Wednesday, March 5, 2014

Bryn Oh's "The Singularity of Kumiko"

By Bixyl Shuftan

Bryn Oh, the Second Life artist long known for her three-dimensional exhibitions that tell a story, such as her "Rabbicorn" series, has been at it again. Her latest work, "The Singularity of Kumiko" is up at her sim of Immersiva. Hearing about it, I went over to take a look.

Arriving at the entrance, Bryn Oh herself was there and greeted me, "Hi Bixyl." Of her new exhibit, she mentioned I might have to make a few changes in my preferences, as well as picking up a light which is then worn on the forehead, "You will need to set up a few things and get a headlamp to see. ... You need some specific things to allow the flashlight to work." Asking her to describe her exhibit, she wouldn't say much, "Hmmm, perhaps a moral question. 'The Singularity of Kumiko' is a discourse between two people on love and choices. A question on what gives value to our lives. I don't want to give up too much of the story though. It is a non linear narrative that the viewer must put together over time and figure out what has happened to Kumiko and who she really is."

Among the instructions for better lighting on the wall was a sign stating "With Generous Support from the Ontario Arts Council." I asked her about it, and she responded, "Yes, I got a new grant a week ago. ... I applied for a new media grant and they liked the idea enough to award me one. ... very exciting, opens many doors."

Going inside was simple enough, touching the red door to the exhibit, then walking in. The scenery is Bryn Oh's classic style, dark, detailed, often  hauntingly beautiful and a little disturbing. The first scene one comes across is the aftermath of an accident: a small car stopped on the road, in front of it a bicicle on the road with a spilled napsack beside it. Near this scene, and others, are both a message in a bottle and a microphone. One can click on the bottle to read the message, or click on the bottle to hear an audio one.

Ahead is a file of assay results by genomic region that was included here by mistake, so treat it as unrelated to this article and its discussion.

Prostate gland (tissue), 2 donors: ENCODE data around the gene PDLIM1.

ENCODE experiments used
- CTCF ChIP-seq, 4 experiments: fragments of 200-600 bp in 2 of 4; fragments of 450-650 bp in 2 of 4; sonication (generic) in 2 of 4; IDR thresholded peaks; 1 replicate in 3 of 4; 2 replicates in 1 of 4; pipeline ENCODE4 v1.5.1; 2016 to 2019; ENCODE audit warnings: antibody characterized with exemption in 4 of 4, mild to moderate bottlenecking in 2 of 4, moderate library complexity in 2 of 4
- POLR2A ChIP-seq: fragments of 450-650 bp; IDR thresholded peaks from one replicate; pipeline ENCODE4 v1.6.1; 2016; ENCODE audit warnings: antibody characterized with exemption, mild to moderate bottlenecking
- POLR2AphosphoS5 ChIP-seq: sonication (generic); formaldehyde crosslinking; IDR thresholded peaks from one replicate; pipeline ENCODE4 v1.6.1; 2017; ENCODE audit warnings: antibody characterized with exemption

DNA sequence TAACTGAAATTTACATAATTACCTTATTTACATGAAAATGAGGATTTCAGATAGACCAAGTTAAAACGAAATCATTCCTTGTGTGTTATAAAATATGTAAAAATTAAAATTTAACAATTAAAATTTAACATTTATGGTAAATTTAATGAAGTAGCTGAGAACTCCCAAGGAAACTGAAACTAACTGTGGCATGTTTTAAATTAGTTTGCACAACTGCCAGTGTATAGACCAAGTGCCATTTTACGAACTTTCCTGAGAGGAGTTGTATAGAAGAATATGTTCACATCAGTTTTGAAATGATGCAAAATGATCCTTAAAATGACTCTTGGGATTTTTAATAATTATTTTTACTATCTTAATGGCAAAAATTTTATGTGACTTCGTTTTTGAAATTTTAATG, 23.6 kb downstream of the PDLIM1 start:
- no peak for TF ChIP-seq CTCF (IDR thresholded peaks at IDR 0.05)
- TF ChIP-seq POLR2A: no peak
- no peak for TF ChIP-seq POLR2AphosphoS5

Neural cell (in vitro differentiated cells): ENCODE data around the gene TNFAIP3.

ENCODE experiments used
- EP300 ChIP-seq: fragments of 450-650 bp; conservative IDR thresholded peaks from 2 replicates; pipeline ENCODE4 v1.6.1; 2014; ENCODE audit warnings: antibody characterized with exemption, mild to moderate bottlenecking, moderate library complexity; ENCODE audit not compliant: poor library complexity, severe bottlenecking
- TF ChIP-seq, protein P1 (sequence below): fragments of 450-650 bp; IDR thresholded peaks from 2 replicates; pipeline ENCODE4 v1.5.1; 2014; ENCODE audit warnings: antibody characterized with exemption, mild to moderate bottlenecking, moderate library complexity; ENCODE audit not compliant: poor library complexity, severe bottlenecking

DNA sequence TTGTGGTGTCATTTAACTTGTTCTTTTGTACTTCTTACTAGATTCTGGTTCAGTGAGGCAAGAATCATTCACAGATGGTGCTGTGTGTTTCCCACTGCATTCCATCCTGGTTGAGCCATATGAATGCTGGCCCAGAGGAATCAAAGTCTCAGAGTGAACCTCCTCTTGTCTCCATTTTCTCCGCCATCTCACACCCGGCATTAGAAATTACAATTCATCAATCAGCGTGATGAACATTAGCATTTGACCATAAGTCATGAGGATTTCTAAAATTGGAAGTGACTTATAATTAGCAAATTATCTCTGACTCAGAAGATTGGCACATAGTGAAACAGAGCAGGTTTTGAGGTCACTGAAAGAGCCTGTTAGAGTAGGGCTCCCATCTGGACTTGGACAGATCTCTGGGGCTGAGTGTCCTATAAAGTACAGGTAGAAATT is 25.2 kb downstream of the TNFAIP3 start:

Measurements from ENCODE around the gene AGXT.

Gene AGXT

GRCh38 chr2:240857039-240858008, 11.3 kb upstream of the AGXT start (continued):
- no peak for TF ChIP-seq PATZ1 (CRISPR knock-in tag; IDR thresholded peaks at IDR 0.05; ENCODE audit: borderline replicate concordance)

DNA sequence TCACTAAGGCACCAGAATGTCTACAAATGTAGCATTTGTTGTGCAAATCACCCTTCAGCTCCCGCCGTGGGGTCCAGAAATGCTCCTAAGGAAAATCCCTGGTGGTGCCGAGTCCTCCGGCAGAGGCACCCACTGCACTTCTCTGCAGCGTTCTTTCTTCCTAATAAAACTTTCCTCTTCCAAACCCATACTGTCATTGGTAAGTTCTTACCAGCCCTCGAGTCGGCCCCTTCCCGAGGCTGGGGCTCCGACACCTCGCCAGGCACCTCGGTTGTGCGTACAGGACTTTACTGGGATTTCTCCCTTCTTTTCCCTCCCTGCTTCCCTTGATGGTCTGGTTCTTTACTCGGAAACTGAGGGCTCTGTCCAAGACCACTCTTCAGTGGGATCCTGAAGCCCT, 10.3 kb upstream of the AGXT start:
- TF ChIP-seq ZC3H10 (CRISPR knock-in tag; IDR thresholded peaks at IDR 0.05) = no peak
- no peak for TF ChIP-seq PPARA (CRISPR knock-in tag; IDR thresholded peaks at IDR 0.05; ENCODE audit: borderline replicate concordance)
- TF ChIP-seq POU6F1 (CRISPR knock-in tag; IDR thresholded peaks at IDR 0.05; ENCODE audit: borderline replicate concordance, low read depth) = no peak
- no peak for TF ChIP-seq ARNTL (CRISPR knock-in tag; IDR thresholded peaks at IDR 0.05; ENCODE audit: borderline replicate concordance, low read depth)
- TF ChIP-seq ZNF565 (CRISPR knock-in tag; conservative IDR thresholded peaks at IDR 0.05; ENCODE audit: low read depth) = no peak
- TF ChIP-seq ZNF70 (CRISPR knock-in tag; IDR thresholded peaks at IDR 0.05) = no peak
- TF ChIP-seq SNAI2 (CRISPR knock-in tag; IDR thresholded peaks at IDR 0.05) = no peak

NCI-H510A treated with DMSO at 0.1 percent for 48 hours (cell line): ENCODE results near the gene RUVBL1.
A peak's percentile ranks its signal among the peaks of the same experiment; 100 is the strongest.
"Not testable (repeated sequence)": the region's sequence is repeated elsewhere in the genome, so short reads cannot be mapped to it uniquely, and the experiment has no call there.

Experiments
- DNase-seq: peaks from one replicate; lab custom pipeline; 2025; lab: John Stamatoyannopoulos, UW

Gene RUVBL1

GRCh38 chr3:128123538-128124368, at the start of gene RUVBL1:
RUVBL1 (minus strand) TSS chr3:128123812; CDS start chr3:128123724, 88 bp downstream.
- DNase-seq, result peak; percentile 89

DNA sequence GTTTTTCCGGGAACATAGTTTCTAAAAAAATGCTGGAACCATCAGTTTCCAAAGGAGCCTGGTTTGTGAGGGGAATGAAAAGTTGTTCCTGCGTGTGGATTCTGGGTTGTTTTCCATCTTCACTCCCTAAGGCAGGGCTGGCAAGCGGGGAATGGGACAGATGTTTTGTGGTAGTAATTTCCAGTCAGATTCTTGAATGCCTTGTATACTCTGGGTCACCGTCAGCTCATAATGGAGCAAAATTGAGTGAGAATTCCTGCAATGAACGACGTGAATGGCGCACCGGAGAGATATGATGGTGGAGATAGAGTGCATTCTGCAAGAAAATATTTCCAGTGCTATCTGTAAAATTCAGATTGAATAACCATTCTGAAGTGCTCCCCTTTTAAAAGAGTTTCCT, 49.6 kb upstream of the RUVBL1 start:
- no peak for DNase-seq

There is much more scenery one comes across. Some are spots of illumination in the darkness, such as a metal mobile. Others such as a giant skeleton on the ground are hidden by the darkness and you'll probably won't recognize until you're right by it. I was trying to get the messages from Kumiko and her friend Iktomi  in order, but ended up finding some a few ahead at times. Memory is a theme in the story, and it's like you're trying to piece together what happened, much like someone struggling to remember an event.

As one goes along, the exhibit describes a future in which humankind has tried to compensate losses with machines and technology. Visitors are also likely to come across a roving robot, possibly the "Mr. Zippers" in the story. The robot will try to attack you, and as the sim is "damage enabled," if you're hit enough your avatar "dies" and reappears back in it's home location, so it's best to run if you come across the 'bot.

Going about, I was able to find the majority of the messages, enough to piece out what happened. The final scene, appearing just after the last message, was both happy and sad at the same time, with the song "We'll Meet Again" playing in the background. Exiting the scene, one is teleported out of the exhibition.

There is a trailer of "Kumiko" out that sets the tone for the story.

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(click here if the video fails to load)

I give the story/exhibit my thumbs-up. Very well done. If you have the time, I reccomend dropping by. If you're a fan of Bryn Oh's work, by all means do see it. There is a limit to how many can be on the sim at once, which Bryn Oh describes as getting about 600 visitors a day at this time. So if you're blocked from entering, try again later.

Immersiva (14, 104, 21)

Bixyl Shuftan